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Old 2012-04-23, 12:36 PM   [Ignore Me] #1
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The Origin of Forge Light (Speculation)

TL;DR Version
Project Offset, an amazing graphical game engine is shown in 2005. Intel buys them out in 2008, cancels the project in 2010 but rumors of a development framework exists. Early 2011 SOE closes The Agency, three studios, 205 jobs, and states they want to focus on Planetside and EverQuest. Weeks later Smed confirms Planetside Next was moved to a new internal game engine, which is later revealed as Forge Light. Because of the power of this engine, its sudden presence at SOE, and similar features plus rendering to Project Offset, I believe Forge Light is Project Offset reborn.

Detailed Version
A company called Offset Software launched in 2005, and was formed by several former members of S2 Games who created Savage 2 and Heroes of Newerth (and happen to be my favorite small developer). The company released videos of Project Offset, a graphically rich first person shooter set in a fantasy world. In 2008 Offset Software was purchased by Intel but development on Project Offset continued. In 2010 the project was cancelled by Intel, with the founding Offset Software members creating a mobile games company called Fractive LLC. So what does all of this have to do with SOE, and more importantly, Planetside 2?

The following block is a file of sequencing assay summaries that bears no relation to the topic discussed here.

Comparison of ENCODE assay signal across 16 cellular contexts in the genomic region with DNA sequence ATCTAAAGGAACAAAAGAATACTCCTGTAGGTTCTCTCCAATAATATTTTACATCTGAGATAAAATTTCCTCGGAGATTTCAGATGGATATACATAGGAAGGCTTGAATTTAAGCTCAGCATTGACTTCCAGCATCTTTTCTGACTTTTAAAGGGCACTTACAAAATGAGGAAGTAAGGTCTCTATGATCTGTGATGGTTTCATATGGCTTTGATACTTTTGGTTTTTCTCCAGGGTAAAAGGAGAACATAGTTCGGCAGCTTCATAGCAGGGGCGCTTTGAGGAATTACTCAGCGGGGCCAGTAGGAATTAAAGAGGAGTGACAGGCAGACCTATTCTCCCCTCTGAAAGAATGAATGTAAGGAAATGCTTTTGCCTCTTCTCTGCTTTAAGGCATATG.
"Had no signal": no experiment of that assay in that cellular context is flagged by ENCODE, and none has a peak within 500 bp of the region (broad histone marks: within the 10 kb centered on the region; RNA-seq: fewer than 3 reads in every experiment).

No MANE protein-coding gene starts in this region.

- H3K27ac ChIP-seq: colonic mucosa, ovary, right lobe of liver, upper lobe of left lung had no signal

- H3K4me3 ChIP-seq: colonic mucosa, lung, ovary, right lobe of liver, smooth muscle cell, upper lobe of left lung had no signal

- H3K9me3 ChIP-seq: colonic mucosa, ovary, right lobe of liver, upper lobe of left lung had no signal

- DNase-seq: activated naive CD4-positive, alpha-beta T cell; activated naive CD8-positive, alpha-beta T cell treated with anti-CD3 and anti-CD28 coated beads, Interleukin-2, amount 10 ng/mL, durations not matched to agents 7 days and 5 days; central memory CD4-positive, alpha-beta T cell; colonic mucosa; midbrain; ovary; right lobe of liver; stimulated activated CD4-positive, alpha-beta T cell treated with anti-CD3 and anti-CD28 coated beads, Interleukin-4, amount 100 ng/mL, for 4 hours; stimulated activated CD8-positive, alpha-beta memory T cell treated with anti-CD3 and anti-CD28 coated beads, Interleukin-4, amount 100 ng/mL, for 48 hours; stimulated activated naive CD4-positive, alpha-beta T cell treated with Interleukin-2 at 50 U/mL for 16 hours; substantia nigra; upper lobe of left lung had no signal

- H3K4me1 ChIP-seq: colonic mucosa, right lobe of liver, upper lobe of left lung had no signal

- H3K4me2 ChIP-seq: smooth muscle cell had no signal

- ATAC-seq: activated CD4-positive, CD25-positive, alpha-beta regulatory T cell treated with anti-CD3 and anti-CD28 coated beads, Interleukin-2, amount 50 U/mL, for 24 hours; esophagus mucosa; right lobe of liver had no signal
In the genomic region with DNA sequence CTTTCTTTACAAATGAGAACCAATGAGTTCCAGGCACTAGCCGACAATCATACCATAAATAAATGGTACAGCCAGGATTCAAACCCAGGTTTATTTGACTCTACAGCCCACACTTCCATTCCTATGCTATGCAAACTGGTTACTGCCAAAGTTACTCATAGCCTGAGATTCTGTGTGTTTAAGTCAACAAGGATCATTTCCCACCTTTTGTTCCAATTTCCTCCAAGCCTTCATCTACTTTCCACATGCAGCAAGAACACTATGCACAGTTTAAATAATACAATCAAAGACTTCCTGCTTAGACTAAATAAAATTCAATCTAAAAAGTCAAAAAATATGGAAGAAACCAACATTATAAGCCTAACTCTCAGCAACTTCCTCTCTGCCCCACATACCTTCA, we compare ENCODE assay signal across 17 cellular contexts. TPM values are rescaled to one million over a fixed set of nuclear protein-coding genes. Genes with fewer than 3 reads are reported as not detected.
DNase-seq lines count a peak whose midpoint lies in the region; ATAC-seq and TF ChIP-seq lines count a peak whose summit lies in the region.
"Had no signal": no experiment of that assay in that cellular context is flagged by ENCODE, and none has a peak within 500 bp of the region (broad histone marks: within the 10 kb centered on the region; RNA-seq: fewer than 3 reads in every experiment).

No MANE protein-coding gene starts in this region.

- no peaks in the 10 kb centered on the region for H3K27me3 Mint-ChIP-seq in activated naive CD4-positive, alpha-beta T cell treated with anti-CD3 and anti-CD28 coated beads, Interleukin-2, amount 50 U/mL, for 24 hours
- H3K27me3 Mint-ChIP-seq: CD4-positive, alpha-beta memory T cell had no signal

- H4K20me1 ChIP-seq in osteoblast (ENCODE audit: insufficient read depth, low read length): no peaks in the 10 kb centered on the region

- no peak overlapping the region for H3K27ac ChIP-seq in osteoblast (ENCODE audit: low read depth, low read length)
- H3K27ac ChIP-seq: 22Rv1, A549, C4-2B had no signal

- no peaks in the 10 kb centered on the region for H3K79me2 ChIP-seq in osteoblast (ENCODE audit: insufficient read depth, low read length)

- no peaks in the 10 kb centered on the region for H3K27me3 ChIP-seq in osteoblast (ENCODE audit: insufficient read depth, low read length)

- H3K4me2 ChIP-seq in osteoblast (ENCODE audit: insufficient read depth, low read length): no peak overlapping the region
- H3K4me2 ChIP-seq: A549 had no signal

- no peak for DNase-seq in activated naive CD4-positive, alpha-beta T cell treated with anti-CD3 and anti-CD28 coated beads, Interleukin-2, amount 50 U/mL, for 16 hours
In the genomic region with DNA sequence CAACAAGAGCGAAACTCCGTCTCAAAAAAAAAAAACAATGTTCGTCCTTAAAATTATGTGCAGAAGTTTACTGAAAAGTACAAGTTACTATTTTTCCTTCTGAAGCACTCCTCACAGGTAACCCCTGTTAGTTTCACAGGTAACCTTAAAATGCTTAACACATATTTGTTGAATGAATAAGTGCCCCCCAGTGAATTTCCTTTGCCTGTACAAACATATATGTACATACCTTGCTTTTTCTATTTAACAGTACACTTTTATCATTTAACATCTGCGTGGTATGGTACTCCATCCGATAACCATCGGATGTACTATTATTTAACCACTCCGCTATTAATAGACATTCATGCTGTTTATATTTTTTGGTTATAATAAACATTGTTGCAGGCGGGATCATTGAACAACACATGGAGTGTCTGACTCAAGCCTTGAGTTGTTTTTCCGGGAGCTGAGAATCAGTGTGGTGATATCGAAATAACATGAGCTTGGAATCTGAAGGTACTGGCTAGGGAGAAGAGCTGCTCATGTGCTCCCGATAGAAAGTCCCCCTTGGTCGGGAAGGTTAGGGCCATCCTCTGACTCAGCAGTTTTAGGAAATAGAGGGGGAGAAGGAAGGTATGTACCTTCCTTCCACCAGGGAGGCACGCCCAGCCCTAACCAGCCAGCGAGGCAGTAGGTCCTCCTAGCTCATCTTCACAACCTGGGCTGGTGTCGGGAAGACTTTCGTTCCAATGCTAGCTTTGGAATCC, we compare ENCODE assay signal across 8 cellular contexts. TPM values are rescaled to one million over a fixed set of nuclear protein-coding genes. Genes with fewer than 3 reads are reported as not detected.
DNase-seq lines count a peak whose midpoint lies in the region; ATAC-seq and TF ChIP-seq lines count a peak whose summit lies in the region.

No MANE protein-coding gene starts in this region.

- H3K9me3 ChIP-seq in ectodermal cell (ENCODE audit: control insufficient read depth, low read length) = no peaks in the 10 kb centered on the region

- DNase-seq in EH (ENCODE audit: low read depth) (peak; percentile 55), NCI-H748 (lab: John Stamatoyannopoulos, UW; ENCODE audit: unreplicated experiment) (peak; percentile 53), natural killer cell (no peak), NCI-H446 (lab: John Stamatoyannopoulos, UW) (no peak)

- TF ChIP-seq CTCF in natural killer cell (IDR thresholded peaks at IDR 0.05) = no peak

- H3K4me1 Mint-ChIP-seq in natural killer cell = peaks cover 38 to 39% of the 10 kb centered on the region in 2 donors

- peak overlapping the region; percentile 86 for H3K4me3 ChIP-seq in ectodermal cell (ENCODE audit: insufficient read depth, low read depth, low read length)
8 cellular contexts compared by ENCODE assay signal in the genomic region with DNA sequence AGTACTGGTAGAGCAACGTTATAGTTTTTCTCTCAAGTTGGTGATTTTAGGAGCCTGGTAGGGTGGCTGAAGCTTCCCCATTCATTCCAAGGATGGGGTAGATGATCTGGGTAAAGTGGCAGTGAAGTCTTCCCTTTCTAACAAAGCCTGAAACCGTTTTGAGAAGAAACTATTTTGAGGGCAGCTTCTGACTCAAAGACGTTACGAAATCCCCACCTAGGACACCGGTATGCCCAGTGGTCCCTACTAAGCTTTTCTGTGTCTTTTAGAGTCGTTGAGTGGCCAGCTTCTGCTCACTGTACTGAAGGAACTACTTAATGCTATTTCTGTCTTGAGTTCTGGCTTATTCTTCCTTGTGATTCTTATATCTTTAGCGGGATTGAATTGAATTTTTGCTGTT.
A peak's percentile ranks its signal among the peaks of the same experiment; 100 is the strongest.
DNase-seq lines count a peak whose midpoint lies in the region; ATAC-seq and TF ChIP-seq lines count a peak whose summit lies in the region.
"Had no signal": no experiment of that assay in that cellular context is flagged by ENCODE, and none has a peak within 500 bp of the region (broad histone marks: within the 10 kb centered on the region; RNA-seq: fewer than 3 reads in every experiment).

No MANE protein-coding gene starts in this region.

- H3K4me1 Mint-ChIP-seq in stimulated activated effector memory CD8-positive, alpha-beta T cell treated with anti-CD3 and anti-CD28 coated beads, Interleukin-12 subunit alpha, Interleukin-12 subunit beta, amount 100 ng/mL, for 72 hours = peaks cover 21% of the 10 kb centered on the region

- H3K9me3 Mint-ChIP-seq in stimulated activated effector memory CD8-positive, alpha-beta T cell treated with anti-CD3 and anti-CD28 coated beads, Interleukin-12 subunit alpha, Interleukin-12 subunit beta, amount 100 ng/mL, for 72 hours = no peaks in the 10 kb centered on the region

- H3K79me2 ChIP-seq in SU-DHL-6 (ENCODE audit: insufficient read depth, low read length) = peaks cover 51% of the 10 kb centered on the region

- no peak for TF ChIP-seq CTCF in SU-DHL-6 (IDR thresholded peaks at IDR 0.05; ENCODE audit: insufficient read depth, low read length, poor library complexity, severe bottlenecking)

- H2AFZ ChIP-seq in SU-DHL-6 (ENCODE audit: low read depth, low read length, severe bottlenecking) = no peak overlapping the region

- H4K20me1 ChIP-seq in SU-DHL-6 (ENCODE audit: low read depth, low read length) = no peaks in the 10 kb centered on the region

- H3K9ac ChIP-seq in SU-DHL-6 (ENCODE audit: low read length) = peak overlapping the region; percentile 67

Back in late 2009 rumors on development of Planetside Next started to appear, and nearly a year later in 2010 it was announced that Planetside Next would be releasing in the second quarter of 2011. In March of 2011 there were three studios and 205 jobs closed down at SOE, cancelling The Agency to make a new focus on the Planetside and EverQuest properties. A few weeks later on these very forums, GarbageGnome brings up the fact that SOE is saving a bunch of money by 'axing' The Agency and some studios to provide more resources to Planetside Next and EverQuest Next. The interesting tidbit is the response from Smed on the comment: